Methodology of a Novel Virtual Phenomenology Interview Technique

Ronald M. Knorr, Stephen C. Bronack, Deborah M. Switzer, Lienne F. Medford


The use of virtual world technology as a social and communications medium is increasing dramatically. Virtual world-based interview environments are emerging as a tool that qualitative researchers may consider either to supplement or to replace traditional face-to-face interview settings. Guided by previous studies comparing computer-mediated communications to face-to-face interviews, this study explores the character and degree of interviewer influence on participants’ responses in virtual world versus traditional face-to-face environments. No significant difference in meaning units was found in the coded transcripts of virtual world environment interviews and face-to-face interviews. Results suggest virtual worlds may offer advantages over face-to-face interviewing in terms of efficiency, without sacrificing reliability, validity, or complexity. Study limitations and additional research topics are discussed.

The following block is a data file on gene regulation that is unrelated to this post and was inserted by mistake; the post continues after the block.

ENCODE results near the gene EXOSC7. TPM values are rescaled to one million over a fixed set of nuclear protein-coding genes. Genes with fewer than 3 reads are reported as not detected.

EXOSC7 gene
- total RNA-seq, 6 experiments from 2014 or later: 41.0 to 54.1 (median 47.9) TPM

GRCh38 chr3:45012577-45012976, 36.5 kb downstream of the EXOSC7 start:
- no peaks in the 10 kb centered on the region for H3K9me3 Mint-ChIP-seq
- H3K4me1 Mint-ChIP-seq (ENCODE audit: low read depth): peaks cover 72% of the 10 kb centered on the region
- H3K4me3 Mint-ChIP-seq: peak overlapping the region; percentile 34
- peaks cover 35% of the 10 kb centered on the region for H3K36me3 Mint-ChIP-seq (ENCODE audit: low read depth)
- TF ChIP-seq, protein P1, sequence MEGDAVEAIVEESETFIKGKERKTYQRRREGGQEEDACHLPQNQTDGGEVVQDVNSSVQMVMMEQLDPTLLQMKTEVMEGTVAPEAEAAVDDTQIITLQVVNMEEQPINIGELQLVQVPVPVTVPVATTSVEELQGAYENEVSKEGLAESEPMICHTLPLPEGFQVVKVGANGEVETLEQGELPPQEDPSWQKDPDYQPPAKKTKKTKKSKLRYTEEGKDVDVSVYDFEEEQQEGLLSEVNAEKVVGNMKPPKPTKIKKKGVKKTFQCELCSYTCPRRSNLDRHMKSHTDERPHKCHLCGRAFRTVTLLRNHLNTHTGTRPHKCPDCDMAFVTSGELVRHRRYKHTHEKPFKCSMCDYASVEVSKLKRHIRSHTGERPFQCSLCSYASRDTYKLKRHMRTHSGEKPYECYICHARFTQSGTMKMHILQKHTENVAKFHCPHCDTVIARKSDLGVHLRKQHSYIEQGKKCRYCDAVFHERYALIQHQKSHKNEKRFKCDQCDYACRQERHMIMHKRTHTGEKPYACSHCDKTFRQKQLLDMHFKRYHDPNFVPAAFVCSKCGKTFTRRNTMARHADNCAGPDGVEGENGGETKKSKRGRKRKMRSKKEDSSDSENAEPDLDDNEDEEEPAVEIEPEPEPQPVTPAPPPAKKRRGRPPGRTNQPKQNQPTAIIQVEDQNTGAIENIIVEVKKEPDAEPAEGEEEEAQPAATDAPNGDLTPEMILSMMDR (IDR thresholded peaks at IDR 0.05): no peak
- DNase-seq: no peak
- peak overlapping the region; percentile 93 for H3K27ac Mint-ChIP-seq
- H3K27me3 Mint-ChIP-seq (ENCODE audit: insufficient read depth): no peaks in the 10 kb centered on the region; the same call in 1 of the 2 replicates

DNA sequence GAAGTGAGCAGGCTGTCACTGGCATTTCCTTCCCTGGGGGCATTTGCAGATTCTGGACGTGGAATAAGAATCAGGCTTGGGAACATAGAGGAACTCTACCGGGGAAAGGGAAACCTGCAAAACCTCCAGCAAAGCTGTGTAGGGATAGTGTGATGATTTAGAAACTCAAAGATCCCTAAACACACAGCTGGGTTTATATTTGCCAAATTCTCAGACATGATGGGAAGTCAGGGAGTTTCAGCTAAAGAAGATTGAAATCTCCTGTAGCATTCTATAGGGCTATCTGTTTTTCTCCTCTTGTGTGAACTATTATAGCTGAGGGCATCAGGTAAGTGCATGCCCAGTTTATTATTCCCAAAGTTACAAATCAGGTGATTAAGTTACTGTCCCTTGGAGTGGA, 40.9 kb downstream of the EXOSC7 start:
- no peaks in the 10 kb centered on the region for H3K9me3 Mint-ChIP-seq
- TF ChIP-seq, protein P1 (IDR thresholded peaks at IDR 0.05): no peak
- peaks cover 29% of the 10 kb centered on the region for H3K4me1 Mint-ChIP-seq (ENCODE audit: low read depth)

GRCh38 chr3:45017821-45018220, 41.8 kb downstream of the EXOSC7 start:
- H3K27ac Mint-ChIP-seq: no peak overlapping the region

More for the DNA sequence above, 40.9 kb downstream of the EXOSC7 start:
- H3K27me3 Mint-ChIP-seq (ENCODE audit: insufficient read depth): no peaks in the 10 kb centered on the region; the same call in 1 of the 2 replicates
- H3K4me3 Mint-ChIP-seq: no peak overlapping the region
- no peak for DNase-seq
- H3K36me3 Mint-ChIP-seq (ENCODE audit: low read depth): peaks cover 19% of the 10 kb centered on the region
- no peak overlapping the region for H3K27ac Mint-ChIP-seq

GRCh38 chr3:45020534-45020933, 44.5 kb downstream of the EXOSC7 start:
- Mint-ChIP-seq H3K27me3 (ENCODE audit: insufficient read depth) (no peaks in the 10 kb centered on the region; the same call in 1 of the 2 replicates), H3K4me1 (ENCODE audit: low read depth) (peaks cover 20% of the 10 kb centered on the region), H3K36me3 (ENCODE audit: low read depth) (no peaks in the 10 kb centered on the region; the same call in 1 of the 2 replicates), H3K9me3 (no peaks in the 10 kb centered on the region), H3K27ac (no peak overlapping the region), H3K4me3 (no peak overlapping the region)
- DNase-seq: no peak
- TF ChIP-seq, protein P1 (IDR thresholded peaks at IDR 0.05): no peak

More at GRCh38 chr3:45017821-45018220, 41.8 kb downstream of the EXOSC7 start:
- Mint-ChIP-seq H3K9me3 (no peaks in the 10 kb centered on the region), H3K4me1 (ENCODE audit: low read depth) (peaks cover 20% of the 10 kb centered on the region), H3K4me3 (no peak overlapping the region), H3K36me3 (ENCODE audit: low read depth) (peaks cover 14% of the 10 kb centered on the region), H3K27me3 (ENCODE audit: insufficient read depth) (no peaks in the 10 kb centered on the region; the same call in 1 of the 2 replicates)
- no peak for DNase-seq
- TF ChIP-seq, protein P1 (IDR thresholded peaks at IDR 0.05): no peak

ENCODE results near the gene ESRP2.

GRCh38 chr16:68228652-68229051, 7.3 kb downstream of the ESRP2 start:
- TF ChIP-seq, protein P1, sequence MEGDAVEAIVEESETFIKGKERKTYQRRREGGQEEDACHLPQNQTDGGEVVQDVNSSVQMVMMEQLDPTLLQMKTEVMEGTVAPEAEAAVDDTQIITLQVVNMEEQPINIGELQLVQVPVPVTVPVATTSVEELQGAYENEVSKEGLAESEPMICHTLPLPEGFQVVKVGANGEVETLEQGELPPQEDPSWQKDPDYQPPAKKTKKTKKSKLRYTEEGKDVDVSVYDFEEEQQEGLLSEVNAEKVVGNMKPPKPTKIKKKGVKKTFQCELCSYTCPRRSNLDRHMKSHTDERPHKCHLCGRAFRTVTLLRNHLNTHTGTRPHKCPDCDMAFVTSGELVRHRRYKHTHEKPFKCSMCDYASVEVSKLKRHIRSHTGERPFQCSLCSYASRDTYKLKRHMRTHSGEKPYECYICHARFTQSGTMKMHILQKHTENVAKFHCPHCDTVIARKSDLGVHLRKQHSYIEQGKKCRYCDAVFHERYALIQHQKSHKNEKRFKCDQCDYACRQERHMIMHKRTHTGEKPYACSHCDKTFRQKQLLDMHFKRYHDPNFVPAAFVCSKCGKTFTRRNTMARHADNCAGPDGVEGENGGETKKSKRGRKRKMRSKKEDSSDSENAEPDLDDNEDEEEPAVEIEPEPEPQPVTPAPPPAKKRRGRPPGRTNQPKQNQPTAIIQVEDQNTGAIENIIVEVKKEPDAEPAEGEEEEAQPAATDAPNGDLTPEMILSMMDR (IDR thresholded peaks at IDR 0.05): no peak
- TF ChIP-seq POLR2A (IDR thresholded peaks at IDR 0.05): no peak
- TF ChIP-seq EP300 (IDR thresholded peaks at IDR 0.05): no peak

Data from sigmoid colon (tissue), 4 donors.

Interview, Virtual Worlds, Phenomenology, Cultural-Historical Activity Theory.

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